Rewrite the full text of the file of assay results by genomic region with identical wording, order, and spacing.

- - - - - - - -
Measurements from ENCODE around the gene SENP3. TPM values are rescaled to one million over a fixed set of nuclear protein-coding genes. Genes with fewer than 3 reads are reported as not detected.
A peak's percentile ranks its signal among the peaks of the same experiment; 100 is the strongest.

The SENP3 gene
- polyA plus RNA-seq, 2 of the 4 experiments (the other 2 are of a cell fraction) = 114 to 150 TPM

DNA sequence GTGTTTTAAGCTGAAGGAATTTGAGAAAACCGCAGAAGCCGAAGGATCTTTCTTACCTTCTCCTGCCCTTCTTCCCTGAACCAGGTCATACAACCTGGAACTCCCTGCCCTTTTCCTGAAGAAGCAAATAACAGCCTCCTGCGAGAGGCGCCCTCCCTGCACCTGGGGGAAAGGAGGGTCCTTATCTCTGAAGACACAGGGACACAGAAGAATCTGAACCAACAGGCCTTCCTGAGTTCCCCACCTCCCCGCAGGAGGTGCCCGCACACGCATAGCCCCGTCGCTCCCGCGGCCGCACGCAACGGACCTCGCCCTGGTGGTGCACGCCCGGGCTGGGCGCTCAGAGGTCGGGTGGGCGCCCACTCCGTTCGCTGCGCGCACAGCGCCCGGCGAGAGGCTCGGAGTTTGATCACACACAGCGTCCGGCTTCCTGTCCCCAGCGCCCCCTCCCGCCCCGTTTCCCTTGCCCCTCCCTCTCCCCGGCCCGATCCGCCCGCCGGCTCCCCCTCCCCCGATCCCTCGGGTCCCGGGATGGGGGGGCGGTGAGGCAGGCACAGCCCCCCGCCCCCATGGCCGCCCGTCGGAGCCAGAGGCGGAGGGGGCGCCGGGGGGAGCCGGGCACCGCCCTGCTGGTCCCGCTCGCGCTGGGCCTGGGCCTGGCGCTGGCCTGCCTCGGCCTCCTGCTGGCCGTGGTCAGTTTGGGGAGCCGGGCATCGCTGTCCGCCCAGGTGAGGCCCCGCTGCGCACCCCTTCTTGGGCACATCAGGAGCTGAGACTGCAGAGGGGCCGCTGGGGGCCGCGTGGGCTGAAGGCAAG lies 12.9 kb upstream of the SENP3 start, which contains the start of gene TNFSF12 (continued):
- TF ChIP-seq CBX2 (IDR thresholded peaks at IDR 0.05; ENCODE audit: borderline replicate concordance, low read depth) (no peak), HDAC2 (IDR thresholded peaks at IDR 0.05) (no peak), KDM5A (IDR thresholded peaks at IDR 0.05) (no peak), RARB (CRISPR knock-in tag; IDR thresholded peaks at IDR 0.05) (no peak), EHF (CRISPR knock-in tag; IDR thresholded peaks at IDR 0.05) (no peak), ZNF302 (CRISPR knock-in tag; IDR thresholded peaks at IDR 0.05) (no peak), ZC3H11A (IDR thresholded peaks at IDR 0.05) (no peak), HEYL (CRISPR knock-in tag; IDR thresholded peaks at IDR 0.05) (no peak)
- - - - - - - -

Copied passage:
Measurements from ENCODE around the gene SENP3. TPM values are rescaled to one million over a fixed set of nuclear protein-coding genes. Genes with fewer than 3 reads are reported as not detected.
A peak's percentile ranks its signal among the peaks of the same experiment; 100 is the strongest.

The SENP3 gene
- polyA plus RNA-seq, 2 of the 4 experiments (the other 2 are of a cell fraction) = 114 to 150 TPM

DNA sequence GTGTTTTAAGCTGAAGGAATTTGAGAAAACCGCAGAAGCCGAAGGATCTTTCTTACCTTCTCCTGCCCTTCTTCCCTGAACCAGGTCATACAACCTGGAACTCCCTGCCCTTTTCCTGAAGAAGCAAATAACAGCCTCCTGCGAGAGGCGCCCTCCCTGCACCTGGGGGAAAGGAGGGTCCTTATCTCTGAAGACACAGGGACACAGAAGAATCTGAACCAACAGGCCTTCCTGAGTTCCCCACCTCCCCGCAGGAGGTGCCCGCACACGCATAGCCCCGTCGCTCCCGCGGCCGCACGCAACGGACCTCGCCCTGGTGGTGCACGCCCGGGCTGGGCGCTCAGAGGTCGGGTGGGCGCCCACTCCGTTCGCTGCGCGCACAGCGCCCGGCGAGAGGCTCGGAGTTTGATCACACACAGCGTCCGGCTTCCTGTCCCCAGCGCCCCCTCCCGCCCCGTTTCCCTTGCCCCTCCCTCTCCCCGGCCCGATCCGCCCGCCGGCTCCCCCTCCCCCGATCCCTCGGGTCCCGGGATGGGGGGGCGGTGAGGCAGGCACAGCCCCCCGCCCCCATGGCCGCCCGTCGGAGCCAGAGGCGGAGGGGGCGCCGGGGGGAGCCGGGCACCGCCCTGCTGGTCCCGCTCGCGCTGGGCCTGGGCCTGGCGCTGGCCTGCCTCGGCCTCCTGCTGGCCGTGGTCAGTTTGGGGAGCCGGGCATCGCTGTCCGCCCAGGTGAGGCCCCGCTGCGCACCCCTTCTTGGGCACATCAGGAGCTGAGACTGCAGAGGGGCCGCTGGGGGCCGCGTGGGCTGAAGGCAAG lies 12.9 kb upstream of the SENP3 start, which contains the start of gene TNFSF12 (continued):
- TF ChIP-seq CBX2 (IDR thresholded peaks at IDR 0.05; ENCODE audit: borderline replicate concordance, low read depth) (no peak), HDAC2 (IDR thresholded peaks at IDR 0.05) (no peak), KDM5A (IDR thresholded peaks at IDR 0.05) (no peak), RARB (CRISPR knock-in tag; IDR thresholded peaks at IDR 0.05) (no peak), EHF (CRISPR knock-in tag; IDR thresholded peaks at IDR 0.05) (no peak), ZNF302 (CRISPR knock-in tag; IDR thresholded peaks at IDR 0.05) (no peak), ZC3H11A (IDR thresholded peaks at IDR 0.05) (no peak), HEYL (CRISPR knock-in tag; IDR thresholded peaks at IDR 0.05) (no peak)